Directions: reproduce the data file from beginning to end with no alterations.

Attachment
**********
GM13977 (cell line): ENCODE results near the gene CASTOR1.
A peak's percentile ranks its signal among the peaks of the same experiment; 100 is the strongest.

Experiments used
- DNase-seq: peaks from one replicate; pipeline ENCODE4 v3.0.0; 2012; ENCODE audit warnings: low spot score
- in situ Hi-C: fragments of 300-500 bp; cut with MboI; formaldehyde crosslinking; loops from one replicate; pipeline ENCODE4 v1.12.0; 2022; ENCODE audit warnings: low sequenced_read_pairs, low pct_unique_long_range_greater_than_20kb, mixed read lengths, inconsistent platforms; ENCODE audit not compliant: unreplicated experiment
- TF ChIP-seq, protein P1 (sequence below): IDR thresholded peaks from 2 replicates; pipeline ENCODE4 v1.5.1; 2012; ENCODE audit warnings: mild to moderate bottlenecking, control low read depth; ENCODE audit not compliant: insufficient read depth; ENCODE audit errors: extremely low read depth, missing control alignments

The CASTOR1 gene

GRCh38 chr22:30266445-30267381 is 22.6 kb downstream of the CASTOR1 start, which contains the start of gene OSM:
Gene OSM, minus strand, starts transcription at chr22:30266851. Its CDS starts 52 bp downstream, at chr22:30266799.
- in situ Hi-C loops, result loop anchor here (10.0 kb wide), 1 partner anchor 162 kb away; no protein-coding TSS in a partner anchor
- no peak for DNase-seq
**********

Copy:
GM13977 (cell line): ENCODE results near the gene CASTOR1.
A peak's percentile ranks its signal among the peaks of the same experiment; 100 is the strongest.

Experiments used
- DNase-seq: peaks from one replicate; pipeline ENCODE4 v3.0.0; 2012; ENCODE audit warnings: low spot score
- in situ Hi-C: fragments of 300-500 bp; cut with MboI; formaldehyde crosslinking; loops from one replicate; pipeline ENCODE4 v1.12.0; 2022; ENCODE audit warnings: low sequenced_read_pairs, low pct_unique_long_range_greater_than_20kb, mixed read lengths, inconsistent platforms; ENCODE audit not compliant: unreplicated experiment
- TF ChIP-seq, protein P1 (sequence below): IDR thresholded peaks from 2 replicates; pipeline ENCODE4 v1.5.1; 2012; ENCODE audit warnings: mild to moderate bottlenecking, control low read depth; ENCODE audit not compliant: insufficient read depth; ENCODE audit errors: extremely low read depth, missing control alignments

The CASTOR1 gene

GRCh38 chr22:30266445-30267381 is 22.6 kb downstream of the CASTOR1 start, which contains the start of gene OSM:
Gene OSM, minus strand, starts transcription at chr22:30266851. Its CDS starts 52 bp downstream, at chr22:30266799.
- in situ Hi-C loops, result loop anchor here (10.0 kb wide), 1 partner anchor 162 kb away; no protein-coding TSS in a partner anchor
- no peak for DNase-seq